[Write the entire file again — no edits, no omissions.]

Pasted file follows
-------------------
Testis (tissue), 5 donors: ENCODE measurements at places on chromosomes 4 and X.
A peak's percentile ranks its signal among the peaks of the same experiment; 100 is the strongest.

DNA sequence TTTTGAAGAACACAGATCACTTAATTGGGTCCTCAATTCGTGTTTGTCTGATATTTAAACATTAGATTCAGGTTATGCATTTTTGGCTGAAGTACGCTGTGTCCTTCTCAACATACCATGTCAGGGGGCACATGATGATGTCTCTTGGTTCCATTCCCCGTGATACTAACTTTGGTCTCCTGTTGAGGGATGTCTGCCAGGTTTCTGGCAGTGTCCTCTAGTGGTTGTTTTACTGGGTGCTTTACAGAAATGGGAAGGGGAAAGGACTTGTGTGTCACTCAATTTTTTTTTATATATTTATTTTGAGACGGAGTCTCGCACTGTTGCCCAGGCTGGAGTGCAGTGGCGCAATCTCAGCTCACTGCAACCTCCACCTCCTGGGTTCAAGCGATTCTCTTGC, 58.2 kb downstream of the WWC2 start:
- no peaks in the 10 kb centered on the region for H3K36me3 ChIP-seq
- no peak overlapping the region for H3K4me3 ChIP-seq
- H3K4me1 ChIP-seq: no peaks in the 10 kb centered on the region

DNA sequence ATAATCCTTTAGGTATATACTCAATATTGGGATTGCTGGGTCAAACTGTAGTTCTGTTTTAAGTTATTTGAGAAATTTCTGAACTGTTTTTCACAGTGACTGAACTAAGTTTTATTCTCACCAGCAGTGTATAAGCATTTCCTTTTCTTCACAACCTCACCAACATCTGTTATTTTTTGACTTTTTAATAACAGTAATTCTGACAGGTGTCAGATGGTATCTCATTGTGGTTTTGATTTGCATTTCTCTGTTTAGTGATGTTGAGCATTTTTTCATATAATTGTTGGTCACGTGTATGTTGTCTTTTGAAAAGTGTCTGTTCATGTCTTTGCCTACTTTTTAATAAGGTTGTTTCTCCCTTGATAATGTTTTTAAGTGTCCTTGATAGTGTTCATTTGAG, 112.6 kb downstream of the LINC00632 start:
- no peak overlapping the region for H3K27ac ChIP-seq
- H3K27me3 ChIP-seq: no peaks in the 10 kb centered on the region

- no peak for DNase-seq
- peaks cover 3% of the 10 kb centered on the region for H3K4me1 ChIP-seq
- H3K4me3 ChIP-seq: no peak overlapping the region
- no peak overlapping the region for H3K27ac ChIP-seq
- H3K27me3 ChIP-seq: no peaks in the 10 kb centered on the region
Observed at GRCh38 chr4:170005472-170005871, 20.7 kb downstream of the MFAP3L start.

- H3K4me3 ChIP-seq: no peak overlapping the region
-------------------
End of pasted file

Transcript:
Testis (tissue), 5 donors: ENCODE measurements at places on chromosomes 4 and X.
A peak's percentile ranks its signal among the peaks of the same experiment; 100 is the strongest.

DNA sequence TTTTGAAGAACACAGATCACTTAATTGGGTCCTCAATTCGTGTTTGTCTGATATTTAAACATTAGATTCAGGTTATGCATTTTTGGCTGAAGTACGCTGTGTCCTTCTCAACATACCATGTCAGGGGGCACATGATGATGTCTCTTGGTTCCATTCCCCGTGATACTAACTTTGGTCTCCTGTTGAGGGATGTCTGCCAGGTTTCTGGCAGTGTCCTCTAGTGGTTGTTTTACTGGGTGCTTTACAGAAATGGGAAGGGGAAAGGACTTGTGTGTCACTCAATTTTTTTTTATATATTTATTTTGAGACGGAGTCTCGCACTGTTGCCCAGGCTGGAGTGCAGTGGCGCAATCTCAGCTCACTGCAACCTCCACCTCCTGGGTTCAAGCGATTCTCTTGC, 58.2 kb downstream of the WWC2 start:
- no peaks in the 10 kb centered on the region for H3K36me3 ChIP-seq
- no peak overlapping the region for H3K4me3 ChIP-seq
- H3K4me1 ChIP-seq: no peaks in the 10 kb centered on the region

DNA sequence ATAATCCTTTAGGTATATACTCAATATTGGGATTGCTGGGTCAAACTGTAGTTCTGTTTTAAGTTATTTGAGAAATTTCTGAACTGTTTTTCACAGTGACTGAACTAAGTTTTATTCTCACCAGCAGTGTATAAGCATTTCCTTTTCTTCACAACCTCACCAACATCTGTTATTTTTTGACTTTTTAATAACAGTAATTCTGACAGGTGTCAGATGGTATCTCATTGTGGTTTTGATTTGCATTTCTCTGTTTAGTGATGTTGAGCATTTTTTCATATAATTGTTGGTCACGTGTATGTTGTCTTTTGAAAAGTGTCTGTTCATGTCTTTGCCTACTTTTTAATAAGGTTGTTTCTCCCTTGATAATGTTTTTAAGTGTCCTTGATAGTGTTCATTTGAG, 112.6 kb downstream of the LINC00632 start:
- no peak overlapping the region for H3K27ac ChIP-seq
- H3K27me3 ChIP-seq: no peaks in the 10 kb centered on the region

- no peak for DNase-seq
- peaks cover 3% of the 10 kb centered on the region for H3K4me1 ChIP-seq
- H3K4me3 ChIP-seq: no peak overlapping the region
- no peak overlapping the region for H3K27ac ChIP-seq
- H3K27me3 ChIP-seq: no peaks in the 10 kb centered on the region
Observed at GRCh38 chr4:170005472-170005871, 20.7 kb downstream of the MFAP3L start.

- H3K4me3 ChIP-seq: no peak overlapping the region